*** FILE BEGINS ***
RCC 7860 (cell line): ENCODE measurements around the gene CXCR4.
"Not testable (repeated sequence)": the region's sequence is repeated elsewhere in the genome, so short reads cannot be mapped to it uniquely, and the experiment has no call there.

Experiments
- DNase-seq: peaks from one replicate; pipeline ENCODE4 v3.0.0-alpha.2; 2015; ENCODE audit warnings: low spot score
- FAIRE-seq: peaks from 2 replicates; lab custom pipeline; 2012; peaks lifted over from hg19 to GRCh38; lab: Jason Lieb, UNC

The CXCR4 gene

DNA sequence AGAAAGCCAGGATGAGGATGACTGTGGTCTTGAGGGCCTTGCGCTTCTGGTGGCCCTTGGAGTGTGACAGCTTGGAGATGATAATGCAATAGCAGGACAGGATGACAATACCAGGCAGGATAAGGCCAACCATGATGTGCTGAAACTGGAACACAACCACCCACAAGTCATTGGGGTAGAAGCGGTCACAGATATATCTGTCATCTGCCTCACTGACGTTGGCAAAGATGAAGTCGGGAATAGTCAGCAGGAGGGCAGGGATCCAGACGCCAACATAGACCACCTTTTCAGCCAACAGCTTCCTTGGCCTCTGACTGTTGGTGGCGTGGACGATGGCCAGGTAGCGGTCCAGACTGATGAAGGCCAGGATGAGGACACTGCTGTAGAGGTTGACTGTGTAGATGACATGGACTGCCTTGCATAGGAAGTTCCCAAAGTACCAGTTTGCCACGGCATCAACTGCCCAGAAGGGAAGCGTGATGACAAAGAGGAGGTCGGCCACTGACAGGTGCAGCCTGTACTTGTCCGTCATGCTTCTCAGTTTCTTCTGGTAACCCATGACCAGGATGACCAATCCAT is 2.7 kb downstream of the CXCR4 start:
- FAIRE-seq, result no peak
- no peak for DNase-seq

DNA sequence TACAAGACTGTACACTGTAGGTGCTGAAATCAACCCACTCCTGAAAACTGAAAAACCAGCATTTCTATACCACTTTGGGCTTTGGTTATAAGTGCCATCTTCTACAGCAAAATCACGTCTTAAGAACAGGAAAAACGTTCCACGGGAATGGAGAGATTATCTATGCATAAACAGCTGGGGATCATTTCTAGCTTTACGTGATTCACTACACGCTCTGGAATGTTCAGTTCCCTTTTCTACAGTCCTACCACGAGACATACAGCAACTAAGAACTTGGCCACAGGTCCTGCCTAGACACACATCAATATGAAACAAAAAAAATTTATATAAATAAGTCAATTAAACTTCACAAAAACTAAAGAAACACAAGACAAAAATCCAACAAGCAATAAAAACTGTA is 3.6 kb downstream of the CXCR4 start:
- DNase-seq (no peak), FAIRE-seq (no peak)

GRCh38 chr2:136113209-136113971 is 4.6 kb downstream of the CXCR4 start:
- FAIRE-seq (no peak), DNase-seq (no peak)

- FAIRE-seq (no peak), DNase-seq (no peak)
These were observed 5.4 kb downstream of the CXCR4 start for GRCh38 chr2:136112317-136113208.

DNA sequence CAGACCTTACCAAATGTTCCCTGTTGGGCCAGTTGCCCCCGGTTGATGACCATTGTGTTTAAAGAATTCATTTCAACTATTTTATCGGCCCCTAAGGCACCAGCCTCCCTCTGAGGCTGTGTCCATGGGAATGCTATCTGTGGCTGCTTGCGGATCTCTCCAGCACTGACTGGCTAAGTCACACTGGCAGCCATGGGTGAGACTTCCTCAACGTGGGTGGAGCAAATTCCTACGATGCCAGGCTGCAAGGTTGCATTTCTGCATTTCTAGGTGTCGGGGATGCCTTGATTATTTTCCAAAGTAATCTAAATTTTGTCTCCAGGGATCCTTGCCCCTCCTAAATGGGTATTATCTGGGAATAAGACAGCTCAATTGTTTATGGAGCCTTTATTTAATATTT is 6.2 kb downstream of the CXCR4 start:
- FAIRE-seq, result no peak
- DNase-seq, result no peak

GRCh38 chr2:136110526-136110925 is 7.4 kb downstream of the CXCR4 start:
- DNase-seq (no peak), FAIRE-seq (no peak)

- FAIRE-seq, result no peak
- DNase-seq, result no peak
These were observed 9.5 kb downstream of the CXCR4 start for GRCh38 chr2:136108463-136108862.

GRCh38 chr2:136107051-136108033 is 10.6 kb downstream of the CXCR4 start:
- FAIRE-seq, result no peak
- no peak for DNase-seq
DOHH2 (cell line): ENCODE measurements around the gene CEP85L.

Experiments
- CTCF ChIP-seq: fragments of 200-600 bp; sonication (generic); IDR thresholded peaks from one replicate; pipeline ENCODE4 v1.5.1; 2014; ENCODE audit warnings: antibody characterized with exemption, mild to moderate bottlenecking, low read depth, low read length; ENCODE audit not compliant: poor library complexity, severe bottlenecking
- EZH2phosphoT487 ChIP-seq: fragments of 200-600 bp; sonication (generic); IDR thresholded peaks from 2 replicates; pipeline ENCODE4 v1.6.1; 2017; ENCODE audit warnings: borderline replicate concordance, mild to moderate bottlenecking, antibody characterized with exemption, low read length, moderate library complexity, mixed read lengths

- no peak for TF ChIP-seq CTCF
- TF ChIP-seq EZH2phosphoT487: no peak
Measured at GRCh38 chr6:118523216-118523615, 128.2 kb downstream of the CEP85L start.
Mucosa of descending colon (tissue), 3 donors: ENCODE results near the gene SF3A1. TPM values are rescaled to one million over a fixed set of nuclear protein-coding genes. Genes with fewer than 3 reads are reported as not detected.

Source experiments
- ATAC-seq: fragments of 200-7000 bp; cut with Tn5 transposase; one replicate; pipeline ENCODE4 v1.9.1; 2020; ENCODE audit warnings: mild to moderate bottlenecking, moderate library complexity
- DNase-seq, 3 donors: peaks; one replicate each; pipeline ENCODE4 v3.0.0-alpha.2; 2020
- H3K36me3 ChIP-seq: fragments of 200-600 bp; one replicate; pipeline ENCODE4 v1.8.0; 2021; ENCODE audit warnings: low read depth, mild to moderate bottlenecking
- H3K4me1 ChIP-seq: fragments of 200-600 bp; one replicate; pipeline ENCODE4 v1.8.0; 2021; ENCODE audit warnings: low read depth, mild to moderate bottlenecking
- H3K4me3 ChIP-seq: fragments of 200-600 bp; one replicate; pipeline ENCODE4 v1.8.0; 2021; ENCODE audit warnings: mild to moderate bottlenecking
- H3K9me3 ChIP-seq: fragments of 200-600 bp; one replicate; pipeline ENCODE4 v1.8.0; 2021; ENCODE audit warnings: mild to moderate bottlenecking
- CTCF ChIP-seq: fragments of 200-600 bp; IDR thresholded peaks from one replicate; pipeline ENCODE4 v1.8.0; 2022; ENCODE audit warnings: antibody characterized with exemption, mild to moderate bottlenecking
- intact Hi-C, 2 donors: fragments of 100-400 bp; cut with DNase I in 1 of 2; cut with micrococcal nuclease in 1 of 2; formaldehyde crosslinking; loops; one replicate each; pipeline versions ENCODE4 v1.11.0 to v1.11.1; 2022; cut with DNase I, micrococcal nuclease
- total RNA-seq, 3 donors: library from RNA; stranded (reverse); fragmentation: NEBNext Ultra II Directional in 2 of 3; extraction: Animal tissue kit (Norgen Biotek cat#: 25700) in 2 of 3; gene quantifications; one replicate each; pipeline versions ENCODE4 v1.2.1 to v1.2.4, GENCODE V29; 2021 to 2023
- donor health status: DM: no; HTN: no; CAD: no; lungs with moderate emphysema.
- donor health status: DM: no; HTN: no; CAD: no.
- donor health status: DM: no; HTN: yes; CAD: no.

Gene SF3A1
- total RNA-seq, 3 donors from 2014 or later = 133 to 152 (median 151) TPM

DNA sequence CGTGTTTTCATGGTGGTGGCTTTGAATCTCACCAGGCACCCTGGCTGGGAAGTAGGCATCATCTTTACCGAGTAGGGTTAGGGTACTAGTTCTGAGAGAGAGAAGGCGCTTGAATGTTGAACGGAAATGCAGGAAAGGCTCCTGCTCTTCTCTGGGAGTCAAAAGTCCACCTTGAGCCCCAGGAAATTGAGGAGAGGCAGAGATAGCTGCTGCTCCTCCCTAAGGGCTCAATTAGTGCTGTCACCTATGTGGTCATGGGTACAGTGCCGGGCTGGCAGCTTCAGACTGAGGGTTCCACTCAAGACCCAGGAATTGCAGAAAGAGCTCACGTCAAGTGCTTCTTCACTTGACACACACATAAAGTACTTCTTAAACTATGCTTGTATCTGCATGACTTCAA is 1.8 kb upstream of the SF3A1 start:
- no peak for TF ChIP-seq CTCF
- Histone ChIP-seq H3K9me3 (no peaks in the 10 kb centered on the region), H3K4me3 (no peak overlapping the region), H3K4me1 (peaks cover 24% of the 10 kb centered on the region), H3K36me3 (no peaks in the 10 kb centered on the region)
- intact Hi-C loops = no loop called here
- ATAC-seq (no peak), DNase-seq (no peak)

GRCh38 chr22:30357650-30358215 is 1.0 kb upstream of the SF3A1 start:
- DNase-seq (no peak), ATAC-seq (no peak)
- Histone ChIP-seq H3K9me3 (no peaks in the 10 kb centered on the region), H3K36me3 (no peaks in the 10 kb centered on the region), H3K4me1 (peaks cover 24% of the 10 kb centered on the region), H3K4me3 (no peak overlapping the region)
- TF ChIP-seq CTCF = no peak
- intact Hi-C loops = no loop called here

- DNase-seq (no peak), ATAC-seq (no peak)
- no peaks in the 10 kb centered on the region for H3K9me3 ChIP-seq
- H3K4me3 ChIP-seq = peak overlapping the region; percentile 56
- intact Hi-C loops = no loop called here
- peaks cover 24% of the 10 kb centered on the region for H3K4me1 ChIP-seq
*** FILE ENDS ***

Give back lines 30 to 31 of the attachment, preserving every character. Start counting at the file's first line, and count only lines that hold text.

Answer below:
- EZH2phosphoT487 ChIP-seq: fragments of 200-600 bp; sonication (generic); IDR thresholded peaks from 2 replicates; pipeline ENCODE4 v1.6.1; 2017; ENCODE audit warnings: borderline replicate concordance, mild to moderate bottlenecking, antibody characterized with exemption, low read length, moderate library complexity, mixed read lengths

- no peak for TF ChIP-seq CTCF